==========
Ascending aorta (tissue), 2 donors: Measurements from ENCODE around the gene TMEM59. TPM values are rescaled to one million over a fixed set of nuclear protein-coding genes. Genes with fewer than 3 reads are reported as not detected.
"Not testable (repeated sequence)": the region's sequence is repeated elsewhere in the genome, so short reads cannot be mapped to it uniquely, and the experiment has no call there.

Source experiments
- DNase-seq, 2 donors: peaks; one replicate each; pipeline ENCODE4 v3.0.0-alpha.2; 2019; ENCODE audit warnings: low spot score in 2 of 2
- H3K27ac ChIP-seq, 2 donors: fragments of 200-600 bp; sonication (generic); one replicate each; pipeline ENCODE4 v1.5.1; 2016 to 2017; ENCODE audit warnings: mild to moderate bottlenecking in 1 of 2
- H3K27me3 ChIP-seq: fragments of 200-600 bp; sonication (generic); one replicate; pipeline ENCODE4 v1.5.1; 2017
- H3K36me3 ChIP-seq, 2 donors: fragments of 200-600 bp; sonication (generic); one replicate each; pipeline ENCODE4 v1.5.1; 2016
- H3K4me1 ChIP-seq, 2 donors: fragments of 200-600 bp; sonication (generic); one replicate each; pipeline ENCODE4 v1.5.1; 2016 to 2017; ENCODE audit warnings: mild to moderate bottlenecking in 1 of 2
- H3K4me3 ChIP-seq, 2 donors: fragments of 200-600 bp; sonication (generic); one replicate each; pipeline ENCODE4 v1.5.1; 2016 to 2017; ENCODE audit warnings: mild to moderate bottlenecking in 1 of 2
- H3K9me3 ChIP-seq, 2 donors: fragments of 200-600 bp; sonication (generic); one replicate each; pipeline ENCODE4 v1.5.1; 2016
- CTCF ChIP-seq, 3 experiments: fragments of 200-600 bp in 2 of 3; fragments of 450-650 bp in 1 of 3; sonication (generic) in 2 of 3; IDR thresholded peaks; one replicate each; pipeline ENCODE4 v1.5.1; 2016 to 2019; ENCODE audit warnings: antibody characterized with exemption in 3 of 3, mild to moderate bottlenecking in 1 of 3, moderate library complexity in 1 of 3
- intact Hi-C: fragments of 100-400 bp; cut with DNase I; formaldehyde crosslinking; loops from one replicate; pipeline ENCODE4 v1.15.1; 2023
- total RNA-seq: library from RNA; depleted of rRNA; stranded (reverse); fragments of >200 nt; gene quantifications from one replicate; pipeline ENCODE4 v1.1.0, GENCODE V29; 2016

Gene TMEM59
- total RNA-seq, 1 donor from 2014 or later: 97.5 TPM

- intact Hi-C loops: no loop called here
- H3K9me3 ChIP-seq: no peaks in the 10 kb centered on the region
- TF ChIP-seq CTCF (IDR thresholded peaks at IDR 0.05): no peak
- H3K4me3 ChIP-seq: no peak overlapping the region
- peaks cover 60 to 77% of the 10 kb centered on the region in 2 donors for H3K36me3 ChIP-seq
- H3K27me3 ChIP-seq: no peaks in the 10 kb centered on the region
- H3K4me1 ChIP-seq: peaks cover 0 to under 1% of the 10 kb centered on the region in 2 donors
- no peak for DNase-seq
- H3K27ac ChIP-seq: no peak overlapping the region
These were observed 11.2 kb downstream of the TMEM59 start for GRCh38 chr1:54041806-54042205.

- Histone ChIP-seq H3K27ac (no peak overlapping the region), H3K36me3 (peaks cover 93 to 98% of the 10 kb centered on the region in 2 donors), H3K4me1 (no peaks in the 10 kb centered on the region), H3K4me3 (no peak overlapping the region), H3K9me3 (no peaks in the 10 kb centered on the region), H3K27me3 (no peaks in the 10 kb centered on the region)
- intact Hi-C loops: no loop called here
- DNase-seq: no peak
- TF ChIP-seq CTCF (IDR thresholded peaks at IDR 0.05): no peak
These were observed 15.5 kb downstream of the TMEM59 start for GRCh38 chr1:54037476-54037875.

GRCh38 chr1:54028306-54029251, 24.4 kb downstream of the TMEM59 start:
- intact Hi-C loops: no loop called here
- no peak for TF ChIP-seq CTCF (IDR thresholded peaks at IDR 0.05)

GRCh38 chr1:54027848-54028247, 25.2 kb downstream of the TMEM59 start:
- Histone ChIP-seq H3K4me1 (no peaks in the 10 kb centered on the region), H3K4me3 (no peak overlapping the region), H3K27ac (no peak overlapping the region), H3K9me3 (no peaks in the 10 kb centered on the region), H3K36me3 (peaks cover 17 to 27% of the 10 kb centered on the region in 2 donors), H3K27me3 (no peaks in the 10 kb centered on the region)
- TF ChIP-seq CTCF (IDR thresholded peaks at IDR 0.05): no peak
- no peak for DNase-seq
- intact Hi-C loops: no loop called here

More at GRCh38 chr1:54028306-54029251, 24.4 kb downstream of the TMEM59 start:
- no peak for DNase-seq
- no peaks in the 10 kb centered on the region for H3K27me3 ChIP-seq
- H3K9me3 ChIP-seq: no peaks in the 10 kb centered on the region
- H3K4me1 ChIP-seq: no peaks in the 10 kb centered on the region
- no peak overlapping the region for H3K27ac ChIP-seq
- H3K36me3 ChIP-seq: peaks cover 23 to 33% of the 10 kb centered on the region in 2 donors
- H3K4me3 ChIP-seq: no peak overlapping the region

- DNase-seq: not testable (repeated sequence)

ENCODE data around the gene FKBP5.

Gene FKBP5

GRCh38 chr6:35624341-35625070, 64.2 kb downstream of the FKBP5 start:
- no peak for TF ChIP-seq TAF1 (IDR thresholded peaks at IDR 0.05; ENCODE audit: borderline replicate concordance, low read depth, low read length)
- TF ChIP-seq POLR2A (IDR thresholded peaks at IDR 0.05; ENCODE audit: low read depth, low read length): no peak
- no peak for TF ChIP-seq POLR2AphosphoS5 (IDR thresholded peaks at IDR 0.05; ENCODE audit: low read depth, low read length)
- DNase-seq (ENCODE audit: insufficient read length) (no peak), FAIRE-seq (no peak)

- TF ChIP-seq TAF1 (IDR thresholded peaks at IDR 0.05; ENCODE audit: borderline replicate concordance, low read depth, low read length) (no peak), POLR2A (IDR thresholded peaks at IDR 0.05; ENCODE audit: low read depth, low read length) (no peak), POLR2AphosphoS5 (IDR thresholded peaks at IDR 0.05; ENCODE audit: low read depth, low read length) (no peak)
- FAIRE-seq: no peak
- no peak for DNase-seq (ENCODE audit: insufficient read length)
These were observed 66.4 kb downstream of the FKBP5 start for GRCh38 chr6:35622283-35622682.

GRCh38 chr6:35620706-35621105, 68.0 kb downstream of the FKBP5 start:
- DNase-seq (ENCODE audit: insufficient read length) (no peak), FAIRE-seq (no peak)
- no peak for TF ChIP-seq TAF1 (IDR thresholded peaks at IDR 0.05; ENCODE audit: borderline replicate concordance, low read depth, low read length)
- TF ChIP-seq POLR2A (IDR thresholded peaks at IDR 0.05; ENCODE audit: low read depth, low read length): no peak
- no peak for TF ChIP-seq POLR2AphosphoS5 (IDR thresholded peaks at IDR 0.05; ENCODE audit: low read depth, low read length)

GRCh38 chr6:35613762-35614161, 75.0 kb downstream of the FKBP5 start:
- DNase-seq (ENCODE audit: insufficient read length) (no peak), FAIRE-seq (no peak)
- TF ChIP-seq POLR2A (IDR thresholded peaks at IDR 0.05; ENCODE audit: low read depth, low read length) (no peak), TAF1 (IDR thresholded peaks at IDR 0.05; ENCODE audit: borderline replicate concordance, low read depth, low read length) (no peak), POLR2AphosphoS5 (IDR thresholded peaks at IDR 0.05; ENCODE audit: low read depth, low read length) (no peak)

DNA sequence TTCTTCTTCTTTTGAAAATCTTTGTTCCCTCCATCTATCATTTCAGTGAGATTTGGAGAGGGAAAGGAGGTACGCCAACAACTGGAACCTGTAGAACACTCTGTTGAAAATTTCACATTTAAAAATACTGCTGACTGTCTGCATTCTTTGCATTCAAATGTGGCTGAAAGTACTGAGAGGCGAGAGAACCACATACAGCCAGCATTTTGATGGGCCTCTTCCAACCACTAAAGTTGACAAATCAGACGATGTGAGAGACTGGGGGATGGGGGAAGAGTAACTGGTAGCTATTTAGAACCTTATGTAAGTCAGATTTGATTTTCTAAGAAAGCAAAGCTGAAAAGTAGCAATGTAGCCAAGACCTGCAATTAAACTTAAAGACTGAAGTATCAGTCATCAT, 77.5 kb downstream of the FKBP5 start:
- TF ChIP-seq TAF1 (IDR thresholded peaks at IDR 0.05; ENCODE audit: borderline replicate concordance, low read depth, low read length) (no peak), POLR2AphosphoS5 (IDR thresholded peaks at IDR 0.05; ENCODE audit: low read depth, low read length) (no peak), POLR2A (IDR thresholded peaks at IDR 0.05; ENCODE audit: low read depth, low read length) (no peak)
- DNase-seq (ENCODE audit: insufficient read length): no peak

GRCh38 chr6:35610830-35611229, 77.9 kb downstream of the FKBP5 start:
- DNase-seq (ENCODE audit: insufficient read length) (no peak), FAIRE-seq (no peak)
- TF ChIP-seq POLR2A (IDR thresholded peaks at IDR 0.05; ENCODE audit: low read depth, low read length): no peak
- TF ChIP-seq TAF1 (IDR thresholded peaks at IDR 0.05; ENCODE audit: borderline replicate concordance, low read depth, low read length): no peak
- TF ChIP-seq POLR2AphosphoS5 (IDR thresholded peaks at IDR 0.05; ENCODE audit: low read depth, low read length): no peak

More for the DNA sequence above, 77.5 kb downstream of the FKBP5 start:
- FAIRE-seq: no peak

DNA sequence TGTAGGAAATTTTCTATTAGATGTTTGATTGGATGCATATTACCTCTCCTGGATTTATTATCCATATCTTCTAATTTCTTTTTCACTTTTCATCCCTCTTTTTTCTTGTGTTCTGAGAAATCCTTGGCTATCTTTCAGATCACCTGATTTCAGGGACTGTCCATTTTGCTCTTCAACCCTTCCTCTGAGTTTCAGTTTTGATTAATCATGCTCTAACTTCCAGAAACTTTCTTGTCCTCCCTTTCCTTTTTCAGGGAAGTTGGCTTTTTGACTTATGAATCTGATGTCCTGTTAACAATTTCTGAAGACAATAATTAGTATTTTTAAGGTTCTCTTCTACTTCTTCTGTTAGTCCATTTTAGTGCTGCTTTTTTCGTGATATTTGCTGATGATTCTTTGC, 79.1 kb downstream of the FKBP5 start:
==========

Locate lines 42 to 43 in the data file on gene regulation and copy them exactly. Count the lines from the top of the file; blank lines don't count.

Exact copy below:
- H3K9me3 ChIP-seq: no peaks in the 10 kb centered on the region
- H3K4me1 ChIP-seq: no peaks in the 10 kb centered on the region